In just 25 days: Chemnitz wants to swim along the entire Rhine

From the source to the mouth of the Rhine in 25 days - Joseph Hess is planning a new record.

In just 25 days: Chemnitz wants to swim along the entire Rhine

From the source to the mouth of the Rhine in 25 days - Joseph Hess is planning a new record. The Chemnitz native starts in Switzerland, from where he wants to swim to Rotterdam. He plans to do up to ten hours a day. The industrial engineer explicitly emphasizes the dangers that await him.

More than 1200 kilometers in 25 days: Chemnitz long-distance swimmer Joseph Hess is determined to conquer the Rhine in a shorter time than anyone else before him. He is looking for "a bit of adventure" to compensate for his office job and at the same time wants to do a service for science, says the industrial engineer. The "Swim4Science" project is accompanied by scientists and students from several universities in Leipzig, Chemnitz, Mittweida and Furtwangen.

Most recently, Hess has been training almost every day, at the Rabenstein reservoir near Chemnitz, on the Elbe near Dresden and at Lake Chiemsee. Now the countdown is on: On June 11, Hess wants to get into the water near the source of the Rhine in the Swiss Alps, and the estuary near Rotterdam should be reached at the beginning of July. He wants to be in the river for eight to ten hours a day.

The 34-year-old not only has to cope with an immense physical strain. "The current is a great danger," he says. Added to this is the brisk shipping traffic and pollution of the water. Where the Rhine shoots through the Alps like a wild mountain river, Hess doesn't want to crawl, but let himself be carried along feet first. He is accompanied by a team that hands him food from a canoe.

The Chemnitz resident would not be the first to swim the length of the Rhine. In 1969 Klaus Pechstein conquered the river in this way, it took him 30 days. In 2014, the Swiss extreme athlete Ernst Bromeis climbed into the Rhine and needed 44 days including rest periods. In the same year, chemistry professor Andreas Fath started a swimming marathon in Lake Toma in Switzerland and reached the North Sea after 28 days. He collected water samples along the way.

The 57-year-old Fath, who teaches at Furtwangen University in the Black Forest, went into the Danube in April. Since then he has covered more than 2000 kilometers and is currently crawling through Romania. On June 17 he wants to reach the Black Sea coast. This time, too, he is collecting samples to document the condition of the Danube.

A river is a mirror of the people who live along it, says the researcher. "I can tell from the river which pesticides they apply to their fields, whether they have sewage treatment plants, what medicines they take," he explains. "We also see that the plastic pollution on the banks increases sharply the further east we go."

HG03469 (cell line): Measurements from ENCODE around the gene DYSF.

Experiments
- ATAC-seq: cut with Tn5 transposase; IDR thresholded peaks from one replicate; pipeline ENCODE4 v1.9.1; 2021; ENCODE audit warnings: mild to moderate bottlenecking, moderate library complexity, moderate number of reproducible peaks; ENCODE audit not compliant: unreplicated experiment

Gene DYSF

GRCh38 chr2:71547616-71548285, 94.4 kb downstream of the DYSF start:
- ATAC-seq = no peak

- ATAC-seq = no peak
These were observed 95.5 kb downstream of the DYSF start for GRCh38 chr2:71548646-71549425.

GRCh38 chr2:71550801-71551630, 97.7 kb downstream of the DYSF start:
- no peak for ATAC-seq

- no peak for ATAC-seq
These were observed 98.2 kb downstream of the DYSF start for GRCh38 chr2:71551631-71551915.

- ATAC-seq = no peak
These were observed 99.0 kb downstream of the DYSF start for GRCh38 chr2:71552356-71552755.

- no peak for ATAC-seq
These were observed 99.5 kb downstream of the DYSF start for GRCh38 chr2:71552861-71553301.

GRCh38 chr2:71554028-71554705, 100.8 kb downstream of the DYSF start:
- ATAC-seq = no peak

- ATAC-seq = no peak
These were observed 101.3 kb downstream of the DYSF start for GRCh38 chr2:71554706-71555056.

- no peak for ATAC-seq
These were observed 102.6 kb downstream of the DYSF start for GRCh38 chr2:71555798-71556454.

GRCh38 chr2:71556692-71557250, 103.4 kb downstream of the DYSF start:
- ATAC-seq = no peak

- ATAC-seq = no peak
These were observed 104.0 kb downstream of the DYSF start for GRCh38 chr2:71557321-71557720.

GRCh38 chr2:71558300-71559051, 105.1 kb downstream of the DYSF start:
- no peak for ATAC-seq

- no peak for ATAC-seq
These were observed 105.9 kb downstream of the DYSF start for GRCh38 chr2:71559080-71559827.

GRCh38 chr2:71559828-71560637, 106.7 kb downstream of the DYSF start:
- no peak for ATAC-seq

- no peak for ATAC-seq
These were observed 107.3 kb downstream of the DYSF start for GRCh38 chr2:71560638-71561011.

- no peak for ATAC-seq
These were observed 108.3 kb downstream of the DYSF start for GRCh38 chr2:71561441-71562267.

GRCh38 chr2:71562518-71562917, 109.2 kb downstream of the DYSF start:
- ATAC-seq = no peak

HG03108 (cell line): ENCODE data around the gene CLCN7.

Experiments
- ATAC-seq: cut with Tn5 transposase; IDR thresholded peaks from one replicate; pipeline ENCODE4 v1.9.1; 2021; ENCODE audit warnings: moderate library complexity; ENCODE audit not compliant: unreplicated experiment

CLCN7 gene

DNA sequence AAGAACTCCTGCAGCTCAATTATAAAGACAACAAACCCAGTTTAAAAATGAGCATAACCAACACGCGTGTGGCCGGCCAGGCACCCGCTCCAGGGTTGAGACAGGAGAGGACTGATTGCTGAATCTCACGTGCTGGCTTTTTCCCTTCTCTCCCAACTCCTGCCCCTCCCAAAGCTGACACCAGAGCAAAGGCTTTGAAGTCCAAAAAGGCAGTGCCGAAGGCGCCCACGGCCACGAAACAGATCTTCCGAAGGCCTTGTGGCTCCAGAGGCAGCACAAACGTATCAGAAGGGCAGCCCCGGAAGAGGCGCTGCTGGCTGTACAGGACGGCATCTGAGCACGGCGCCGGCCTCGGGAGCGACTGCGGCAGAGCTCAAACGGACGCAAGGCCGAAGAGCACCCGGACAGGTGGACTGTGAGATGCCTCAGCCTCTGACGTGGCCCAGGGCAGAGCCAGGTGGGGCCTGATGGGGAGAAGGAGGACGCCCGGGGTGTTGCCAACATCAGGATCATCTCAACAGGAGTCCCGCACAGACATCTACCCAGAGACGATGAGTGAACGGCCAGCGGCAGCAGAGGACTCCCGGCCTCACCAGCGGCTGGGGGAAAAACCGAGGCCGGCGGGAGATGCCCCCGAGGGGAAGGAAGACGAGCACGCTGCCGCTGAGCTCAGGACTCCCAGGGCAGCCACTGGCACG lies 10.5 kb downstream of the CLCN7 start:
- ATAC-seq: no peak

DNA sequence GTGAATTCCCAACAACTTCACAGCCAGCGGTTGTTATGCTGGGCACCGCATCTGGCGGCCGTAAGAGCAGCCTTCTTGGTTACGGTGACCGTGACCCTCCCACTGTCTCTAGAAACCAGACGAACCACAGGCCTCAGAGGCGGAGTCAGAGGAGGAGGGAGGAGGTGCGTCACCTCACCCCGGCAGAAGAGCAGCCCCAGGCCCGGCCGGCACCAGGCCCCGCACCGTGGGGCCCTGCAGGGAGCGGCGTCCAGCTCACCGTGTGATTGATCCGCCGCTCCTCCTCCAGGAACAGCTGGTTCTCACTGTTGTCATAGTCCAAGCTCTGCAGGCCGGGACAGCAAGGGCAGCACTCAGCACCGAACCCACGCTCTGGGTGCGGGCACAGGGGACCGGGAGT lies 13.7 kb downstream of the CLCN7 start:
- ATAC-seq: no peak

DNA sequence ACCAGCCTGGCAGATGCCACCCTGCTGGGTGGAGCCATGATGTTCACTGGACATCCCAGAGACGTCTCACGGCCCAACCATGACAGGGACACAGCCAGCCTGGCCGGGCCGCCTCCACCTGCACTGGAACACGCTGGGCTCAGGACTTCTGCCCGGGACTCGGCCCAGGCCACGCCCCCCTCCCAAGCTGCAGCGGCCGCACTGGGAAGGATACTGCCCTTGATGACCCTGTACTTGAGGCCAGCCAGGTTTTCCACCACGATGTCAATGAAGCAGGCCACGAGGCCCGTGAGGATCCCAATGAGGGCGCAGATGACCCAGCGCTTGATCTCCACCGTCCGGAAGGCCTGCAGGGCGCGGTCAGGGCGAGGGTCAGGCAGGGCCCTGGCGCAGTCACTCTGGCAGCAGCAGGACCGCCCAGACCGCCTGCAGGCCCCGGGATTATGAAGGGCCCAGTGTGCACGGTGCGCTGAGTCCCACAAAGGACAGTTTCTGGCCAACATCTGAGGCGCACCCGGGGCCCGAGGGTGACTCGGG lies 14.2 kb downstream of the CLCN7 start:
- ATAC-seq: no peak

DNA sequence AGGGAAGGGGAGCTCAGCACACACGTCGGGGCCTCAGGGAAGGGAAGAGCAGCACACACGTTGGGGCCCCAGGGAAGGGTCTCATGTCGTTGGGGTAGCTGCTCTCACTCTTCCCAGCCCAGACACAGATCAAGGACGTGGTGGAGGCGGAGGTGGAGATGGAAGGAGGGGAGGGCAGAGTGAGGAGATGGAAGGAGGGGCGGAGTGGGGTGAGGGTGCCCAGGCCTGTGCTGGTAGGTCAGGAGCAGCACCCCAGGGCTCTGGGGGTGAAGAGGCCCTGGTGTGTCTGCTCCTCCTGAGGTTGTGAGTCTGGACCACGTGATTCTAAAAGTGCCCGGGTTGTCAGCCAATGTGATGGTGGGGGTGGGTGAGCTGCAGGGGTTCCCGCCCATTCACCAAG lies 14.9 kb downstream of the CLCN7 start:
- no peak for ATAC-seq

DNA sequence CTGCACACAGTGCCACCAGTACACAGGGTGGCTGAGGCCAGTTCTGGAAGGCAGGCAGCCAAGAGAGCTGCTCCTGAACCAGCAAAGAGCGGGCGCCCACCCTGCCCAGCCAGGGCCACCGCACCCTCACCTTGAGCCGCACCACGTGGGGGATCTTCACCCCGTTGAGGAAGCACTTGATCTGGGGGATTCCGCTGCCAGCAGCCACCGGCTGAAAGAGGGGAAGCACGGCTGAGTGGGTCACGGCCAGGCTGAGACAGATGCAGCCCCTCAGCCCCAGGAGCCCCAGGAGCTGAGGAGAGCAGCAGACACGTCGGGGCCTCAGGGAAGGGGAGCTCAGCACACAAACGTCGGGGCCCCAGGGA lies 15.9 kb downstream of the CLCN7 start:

He had to leave out a section near Belgrade because massive amounts of untreated sewage are discharged into the Danube there. "I didn't want to swim in the faeces of more than a million people." For Fath, the marathon swim is a way to raise awareness of river pollution.

Following this example, Rhine swimmer Hess also places his adventure at the service of science. For Fath he will collect data on pollutants in the Rhine. The comparison with its 2014 values ​​is intended to record how the condition of the river has developed.

Sports psychologists from the University of Leipzig will take a look at the states of recovery and stress over the course of the project. Professor Anne-Marie Elbe explains that Hess has completed special training for this. There they practiced how to draw attention to things that give you strength in situations of great stress.

And students from the Mittweida University of Applied Sciences are making a documentary about the project. They are testing climate-friendly film production, as Professor Rika Fleck explains. Hess can build on previous experiences: in 2017 he swam along the German part of the Elbe, around 620 kilometers in twelve days. He also swam across the Strait of Gibraltar between Europe and Africa and covered the route from Sardinia to Corsica. "It's a lonely sport," he says, "because you can't hear or see anything."

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